While there is obviously a case to be made for the purity of tradition, there are a great many things to be said for the digital format. First off, there’s the fact that files don’t age or wear in the traditional sense is a plus. How many of your old favorite paperbacks have pages falling out of them at this point? Files can be stored on hard drives and cloud drives and reformatted ad infinitum, making them pretty much immortal in a way physical objects simply are not. And then there’s the horror of buying a nice big, shiny hardcover graphic novel and opening it to look at all the pretty pictures minutes before the resident toddler walks over, slaps his hand in the middle of the page, and then drags it back to himself, bringing half of the beautiful sheet of comic art nirvana with it (true story, in case you couldn’t tell).
One of the biggest reasons people don’t invest in e-readers is the cost. A negative is that on top of the initial investment in the hardware, a lot of e-books are not significantly cheaper than their physical counterparts. This is pretty much inexcusable seeing that it obviously costs less to send a file than it does to print, bind, and ship full books so a price reduction is a very natural expectation. But I do believe that that annoyance is partially offset by two words: public domain.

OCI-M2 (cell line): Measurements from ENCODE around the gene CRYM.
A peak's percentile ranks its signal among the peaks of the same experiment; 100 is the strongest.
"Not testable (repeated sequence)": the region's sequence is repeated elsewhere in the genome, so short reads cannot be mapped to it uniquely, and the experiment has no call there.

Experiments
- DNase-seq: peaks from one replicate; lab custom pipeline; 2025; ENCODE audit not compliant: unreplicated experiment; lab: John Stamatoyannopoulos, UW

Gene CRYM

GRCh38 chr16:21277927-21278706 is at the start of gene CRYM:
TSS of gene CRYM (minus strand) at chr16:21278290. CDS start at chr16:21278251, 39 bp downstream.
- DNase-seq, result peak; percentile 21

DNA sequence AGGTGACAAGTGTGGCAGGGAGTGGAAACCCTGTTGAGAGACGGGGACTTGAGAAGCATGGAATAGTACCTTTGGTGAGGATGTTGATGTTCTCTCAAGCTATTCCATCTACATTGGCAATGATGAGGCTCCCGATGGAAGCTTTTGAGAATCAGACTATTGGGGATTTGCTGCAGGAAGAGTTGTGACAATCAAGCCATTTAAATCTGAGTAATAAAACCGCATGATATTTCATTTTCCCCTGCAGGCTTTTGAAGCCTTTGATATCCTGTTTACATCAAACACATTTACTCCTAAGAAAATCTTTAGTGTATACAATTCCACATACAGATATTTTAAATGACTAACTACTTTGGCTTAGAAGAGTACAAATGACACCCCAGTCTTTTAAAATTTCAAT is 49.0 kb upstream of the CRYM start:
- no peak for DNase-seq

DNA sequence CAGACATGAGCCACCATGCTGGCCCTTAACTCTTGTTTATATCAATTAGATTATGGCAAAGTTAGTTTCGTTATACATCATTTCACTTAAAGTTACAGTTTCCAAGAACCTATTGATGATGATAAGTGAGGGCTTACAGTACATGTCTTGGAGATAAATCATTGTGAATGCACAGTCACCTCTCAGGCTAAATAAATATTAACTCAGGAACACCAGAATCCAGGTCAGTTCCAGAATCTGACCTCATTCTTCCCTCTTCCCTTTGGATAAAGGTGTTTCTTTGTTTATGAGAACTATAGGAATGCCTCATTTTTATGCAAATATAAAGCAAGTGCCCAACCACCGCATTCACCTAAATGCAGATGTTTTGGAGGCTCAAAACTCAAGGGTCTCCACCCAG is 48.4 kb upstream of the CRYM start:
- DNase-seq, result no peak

Public domain, of course, means that nobody really owns it anymore; it belongs to the world. However, that does not stop book publishers from selling the book at full price.
Very, very sneaky, sir.
With e-readers, you can buy the complete works of legendary authors like Poe, Wells, and Lovecraft (to name a few personal favorites) for next to nothing. That is a lot of reading and it would likely cost you more to buy physical copies of their complete works than the cost of an e-reader. The public domain alone is enough reason to at least give digital reading a shot.
Then there are the features. On a Nook or Kindle, for example, you can highlight any word with a touch of your finger and see its definition. You can digitally “dog-ear” favorite pages, highlight the best passages which then go on a list so you can access your favorite quotes all at once (Kindle also tracks the most highlighted segments among its readers). You can even change the text size and font to your liking. All very cool.